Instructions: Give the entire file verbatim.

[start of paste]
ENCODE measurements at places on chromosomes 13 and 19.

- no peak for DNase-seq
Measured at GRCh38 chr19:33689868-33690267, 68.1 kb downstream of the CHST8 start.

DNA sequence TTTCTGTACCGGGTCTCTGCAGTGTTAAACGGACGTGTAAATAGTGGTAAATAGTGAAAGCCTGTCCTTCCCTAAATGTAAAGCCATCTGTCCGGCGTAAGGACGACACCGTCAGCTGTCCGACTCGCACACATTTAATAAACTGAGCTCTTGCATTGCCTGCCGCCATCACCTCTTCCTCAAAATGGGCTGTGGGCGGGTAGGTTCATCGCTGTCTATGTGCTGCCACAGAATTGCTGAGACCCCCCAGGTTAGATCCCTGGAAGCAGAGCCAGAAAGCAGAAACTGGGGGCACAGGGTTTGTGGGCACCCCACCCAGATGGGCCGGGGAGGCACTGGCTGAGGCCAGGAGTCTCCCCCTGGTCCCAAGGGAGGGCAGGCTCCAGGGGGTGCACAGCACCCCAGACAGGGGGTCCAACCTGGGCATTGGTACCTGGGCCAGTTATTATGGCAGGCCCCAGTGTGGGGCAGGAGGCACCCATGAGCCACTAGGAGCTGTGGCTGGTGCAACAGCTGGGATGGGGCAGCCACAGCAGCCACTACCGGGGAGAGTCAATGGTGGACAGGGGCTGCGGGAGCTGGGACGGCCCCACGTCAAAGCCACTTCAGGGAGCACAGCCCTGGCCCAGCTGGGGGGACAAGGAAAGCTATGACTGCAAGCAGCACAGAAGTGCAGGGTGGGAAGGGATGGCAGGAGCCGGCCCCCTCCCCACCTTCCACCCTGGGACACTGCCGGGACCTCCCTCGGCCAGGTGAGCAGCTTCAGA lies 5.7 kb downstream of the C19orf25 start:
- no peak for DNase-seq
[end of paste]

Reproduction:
ENCODE measurements at places on chromosomes 13 and 19.

- no peak for DNase-seq
Measured at GRCh38 chr19:33689868-33690267, 68.1 kb downstream of the CHST8 start.

DNA sequence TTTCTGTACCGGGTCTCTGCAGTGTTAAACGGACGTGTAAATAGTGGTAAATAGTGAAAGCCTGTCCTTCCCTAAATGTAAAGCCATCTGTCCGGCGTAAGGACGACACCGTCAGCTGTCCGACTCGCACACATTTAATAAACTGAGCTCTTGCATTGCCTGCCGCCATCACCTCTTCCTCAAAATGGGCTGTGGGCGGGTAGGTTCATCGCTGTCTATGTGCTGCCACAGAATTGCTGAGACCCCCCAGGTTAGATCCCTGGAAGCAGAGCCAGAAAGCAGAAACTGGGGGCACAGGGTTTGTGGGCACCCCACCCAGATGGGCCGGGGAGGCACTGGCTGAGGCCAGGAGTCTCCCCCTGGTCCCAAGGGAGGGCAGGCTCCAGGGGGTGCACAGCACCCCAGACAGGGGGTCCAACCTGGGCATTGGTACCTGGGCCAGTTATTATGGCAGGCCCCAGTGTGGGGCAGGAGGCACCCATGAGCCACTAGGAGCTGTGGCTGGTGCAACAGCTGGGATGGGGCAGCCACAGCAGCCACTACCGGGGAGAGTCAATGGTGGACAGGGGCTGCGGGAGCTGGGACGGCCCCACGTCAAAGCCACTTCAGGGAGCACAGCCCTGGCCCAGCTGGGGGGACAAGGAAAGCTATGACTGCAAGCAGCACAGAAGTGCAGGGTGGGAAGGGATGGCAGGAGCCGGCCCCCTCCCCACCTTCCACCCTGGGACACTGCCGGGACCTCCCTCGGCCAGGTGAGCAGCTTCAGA lies 5.7 kb downstream of the C19orf25 start:
- no peak for DNase-seq